Dysmenorrhea in adolescents and young adults: an update on pharmacological treatments and management strategies.

Warren Alpert Medical School of Brown University, Department of Pediatrics, Division of Adolescent Medicine/Hasbro Children's Hospital/Rhode Island Hospital, 593 Eddy Street, Providence, RI 02903 , USA +1 401 444 5188
Expert Opinion on Pharmacotherapy (Impact Factor: 3.09). 10/2012; 13(15):2157-70. DOI: 10.1517/14656566.2012.725045
Source: PubMed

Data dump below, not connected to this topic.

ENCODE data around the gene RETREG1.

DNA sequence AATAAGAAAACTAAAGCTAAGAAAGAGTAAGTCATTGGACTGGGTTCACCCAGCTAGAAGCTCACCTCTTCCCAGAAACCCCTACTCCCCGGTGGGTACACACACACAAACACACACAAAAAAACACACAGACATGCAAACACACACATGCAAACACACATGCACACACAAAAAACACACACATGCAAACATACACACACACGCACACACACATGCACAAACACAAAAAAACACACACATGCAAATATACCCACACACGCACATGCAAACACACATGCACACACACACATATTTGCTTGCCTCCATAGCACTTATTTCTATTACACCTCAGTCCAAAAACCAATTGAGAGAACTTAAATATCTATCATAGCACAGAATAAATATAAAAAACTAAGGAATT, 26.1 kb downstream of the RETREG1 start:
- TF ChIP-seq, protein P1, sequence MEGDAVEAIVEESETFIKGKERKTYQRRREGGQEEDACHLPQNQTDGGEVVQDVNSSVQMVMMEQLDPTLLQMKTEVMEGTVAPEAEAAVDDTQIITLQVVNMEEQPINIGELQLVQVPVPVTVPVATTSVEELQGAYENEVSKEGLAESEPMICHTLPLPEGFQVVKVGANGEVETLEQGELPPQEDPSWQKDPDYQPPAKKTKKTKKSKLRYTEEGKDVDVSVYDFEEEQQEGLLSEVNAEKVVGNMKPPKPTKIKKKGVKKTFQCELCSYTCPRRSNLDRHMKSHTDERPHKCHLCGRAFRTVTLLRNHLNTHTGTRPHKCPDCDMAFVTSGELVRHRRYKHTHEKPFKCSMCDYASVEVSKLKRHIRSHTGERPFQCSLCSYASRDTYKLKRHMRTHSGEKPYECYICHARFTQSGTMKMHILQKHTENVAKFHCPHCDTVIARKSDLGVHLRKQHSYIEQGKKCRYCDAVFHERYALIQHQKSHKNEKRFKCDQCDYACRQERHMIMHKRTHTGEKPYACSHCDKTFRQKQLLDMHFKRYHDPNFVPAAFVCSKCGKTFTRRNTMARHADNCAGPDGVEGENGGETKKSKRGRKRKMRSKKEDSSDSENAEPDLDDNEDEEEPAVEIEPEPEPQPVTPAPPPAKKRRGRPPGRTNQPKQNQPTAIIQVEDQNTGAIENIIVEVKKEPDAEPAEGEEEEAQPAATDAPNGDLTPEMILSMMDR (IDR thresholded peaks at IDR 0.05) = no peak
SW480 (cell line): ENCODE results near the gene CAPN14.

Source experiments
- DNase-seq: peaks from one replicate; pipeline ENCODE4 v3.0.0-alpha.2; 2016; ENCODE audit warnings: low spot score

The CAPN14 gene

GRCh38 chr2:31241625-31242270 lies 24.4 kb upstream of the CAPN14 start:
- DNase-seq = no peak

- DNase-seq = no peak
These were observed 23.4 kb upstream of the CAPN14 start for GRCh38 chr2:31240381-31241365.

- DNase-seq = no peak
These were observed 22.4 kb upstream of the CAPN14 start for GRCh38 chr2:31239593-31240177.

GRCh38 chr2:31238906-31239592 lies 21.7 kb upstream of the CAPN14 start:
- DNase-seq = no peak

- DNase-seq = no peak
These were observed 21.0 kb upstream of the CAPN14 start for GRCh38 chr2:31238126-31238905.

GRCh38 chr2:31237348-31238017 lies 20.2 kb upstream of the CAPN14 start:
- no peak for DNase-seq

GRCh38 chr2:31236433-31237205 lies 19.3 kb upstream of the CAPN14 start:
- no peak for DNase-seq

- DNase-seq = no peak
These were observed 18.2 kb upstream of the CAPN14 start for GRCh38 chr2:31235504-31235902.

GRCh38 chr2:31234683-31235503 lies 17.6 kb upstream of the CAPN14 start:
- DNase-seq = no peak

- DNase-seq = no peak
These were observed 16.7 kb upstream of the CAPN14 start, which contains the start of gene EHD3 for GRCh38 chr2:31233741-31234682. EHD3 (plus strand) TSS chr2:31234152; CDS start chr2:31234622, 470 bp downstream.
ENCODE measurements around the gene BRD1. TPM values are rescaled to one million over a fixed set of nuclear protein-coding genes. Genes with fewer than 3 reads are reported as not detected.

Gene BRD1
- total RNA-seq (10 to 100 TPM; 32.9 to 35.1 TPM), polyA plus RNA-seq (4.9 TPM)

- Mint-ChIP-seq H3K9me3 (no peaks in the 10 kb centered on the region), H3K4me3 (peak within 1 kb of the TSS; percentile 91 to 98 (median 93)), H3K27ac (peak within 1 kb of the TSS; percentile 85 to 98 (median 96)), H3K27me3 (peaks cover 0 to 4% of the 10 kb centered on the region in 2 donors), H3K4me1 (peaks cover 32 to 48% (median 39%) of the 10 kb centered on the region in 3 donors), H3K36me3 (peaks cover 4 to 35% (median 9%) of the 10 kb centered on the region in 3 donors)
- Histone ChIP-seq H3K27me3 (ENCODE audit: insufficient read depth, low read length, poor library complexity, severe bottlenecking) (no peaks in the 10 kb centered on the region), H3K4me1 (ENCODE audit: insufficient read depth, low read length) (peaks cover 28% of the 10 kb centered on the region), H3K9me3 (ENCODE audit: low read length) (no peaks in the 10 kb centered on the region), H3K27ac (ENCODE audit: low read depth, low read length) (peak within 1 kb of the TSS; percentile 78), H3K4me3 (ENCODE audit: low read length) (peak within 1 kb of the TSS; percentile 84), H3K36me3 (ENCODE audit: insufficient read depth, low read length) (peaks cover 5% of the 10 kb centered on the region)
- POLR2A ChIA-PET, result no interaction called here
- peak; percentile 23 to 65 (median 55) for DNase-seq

ABSTRACT Introduction: Dysmenorrhea is the most common gynecologic complaint among adolescents/young adults. Dysmenorrhea is usually primary and is associated with normal ovulatory cycles and with no pelvic pathology. Potent prostaglandins and potent leukotrienes play an important role in generating primary dysmenorrhea symptoms. Adolescents/young adults with severe dysmenorrhea symptoms may have pelvic abnormalities, such as endometriosis or uterine anomalies (secondary dysmenorrhea). Areas covered: This review provides an update on treatments and management strategies of dysmenorrhea in adolescents/young adults. Medical literature articles were retrieved using a Medline search on primary and secondary dysmenorrhea. Original articles from peer-reviewed journals were selected based on relevance. Expert opinion: Treatment with nonsteroidal anti-inflammatory drugs (NSAIDs) is the preferred initial treatment for dysmenorrhea in nonsexually active adolescents/young adults. Adolescents/young adults with symptoms that do not respond to NSAIDs for three menstrual periods should be offered hormonal treatment, such as combined estrogen and progestin oral contraceptive pills (OCPs), for three menstrual cycles. If dysmenorrhea does not improve within 6 months of NSAIDs and OCPs, a laparoscopy is indicated to look for endometriosis, which is the most common reason for secondary dysmenorrhea.

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